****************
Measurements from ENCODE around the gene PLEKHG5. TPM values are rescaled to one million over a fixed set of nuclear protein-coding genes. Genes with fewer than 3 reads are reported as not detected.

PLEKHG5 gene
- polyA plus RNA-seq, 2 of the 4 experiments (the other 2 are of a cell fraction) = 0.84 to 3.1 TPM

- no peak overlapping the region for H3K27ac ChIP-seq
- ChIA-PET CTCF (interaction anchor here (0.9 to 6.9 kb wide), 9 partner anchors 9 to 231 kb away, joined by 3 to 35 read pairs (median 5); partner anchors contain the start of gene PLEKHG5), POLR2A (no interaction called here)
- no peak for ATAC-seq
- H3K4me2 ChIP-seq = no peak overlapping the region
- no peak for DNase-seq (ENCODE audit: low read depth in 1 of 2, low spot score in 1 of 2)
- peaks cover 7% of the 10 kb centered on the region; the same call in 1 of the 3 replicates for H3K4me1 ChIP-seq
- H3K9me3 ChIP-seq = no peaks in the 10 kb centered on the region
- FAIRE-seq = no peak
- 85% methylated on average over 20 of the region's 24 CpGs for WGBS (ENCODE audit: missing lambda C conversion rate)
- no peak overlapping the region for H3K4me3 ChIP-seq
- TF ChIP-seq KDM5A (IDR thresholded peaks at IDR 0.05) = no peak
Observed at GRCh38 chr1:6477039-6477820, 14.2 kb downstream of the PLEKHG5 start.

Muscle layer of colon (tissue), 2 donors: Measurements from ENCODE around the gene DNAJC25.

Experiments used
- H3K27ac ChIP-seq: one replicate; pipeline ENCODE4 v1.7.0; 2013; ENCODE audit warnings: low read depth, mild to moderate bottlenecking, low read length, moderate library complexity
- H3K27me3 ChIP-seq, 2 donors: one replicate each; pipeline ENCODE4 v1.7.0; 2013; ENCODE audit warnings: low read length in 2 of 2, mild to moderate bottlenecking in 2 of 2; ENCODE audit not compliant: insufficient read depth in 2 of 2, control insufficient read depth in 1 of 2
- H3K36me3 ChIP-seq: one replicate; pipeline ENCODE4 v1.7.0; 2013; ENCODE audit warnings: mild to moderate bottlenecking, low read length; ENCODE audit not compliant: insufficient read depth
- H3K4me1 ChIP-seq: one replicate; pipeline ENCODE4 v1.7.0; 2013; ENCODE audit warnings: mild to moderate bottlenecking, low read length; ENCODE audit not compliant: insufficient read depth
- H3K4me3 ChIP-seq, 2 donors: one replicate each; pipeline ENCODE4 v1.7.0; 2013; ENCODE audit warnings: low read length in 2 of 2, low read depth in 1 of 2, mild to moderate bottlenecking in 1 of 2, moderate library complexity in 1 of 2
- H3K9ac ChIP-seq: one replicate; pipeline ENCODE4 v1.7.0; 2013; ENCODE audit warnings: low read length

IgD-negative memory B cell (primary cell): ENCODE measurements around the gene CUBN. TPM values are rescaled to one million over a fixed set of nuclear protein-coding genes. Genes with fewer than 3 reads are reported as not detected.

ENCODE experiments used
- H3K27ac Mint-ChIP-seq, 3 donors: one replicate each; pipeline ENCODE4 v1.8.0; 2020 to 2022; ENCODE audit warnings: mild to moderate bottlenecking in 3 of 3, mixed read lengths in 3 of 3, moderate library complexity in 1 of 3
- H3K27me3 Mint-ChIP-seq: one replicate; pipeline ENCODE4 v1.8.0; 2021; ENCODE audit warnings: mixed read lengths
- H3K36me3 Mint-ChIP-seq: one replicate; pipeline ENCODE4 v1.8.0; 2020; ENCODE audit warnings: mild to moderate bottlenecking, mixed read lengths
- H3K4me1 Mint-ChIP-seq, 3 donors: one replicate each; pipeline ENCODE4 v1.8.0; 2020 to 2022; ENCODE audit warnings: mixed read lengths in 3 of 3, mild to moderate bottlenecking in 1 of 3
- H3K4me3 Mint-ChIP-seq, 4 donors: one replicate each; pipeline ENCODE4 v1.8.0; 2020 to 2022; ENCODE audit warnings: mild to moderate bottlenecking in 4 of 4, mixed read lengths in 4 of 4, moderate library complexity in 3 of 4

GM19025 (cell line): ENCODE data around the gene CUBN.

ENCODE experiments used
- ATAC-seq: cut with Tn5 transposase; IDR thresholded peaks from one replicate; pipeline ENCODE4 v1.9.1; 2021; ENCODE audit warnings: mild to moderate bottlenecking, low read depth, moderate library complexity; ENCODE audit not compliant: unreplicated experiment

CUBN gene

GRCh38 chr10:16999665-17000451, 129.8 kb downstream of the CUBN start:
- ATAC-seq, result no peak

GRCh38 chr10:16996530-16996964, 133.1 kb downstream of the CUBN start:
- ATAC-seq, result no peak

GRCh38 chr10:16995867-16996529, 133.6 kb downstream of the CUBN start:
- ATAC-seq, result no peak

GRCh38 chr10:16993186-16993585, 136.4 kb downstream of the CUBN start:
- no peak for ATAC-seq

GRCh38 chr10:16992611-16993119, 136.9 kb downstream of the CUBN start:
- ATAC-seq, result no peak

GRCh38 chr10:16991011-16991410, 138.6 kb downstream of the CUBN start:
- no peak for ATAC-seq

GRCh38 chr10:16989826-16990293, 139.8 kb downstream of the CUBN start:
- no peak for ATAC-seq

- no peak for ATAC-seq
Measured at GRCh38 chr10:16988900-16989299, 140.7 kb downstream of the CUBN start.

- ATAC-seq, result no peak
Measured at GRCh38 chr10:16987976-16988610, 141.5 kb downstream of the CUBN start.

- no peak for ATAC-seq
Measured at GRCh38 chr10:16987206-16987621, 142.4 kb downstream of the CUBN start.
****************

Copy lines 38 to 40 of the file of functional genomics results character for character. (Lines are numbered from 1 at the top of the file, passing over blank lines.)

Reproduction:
- ATAC-seq, result no peak

GRCh38 chr10:16995867-16996529, 133.6 kb downstream of the CUBN start:
- ATAC-seq, result no peak